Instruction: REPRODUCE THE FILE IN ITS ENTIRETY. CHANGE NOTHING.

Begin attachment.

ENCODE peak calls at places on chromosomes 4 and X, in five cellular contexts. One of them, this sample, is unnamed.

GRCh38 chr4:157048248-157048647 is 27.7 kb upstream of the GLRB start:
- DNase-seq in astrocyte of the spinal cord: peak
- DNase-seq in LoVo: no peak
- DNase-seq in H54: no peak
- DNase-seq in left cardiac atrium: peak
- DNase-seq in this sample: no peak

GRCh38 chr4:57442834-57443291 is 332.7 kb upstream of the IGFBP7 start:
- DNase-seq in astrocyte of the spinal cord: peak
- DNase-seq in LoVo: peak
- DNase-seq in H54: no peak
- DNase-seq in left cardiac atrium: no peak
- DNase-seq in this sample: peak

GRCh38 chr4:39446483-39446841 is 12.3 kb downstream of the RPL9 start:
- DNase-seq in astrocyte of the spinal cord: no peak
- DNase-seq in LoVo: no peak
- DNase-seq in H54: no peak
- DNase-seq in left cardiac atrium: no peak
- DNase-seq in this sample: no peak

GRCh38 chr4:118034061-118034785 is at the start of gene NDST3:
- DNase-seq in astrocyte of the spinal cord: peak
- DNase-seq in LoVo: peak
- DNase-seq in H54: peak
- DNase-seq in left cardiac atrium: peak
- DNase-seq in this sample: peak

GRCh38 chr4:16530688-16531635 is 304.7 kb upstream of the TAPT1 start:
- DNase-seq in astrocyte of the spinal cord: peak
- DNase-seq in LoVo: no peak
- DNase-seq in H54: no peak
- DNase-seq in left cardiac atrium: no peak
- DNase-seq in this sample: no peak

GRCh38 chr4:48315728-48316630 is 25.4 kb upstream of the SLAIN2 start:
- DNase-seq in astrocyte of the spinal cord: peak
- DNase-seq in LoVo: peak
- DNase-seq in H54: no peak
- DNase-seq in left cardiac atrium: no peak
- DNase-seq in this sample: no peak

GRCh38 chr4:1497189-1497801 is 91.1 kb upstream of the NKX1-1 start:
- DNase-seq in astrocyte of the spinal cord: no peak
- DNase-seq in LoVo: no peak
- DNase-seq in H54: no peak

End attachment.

ENCODE peak calls at places on chromosomes 4 and X, in five cellular contexts. One of them, this sample, is unnamed.

GRCh38 chr4:157048248-157048647 is 27.7 kb upstream of the GLRB start:
- DNase-seq in astrocyte of the spinal cord: peak
- DNase-seq in LoVo: no peak
- DNase-seq in H54: no peak
- DNase-seq in left cardiac atrium: peak
- DNase-seq in this sample: no peak

GRCh38 chr4:57442834-57443291 is 332.7 kb upstream of the IGFBP7 start:
- DNase-seq in astrocyte of the spinal cord: peak
- DNase-seq in LoVo: peak
- DNase-seq in H54: no peak
- DNase-seq in left cardiac atrium: no peak
- DNase-seq in this sample: peak

GRCh38 chr4:39446483-39446841 is 12.3 kb downstream of the RPL9 start:
- DNase-seq in astrocyte of the spinal cord: no peak
- DNase-seq in LoVo: no peak
- DNase-seq in H54: no peak
- DNase-seq in left cardiac atrium: no peak
- DNase-seq in this sample: no peak

GRCh38 chr4:118034061-118034785 is at the start of gene NDST3:
- DNase-seq in astrocyte of the spinal cord: peak
- DNase-seq in LoVo: peak
- DNase-seq in H54: peak
- DNase-seq in left cardiac atrium: peak
- DNase-seq in this sample: peak

GRCh38 chr4:16530688-16531635 is 304.7 kb upstream of the TAPT1 start:
- DNase-seq in astrocyte of the spinal cord: peak
- DNase-seq in LoVo: no peak
- DNase-seq in H54: no peak
- DNase-seq in left cardiac atrium: no peak
- DNase-seq in this sample: no peak

GRCh38 chr4:48315728-48316630 is 25.4 kb upstream of the SLAIN2 start:
- DNase-seq in astrocyte of the spinal cord: peak
- DNase-seq in LoVo: peak
- DNase-seq in H54: no peak
- DNase-seq in left cardiac atrium: no peak
- DNase-seq in this sample: no peak

GRCh38 chr4:1497189-1497801 is 91.1 kb upstream of the NKX1-1 start:
- DNase-seq in astrocyte of the spinal cord: no peak
- DNase-seq in LoVo: no peak
- DNase-seq in H54: no peak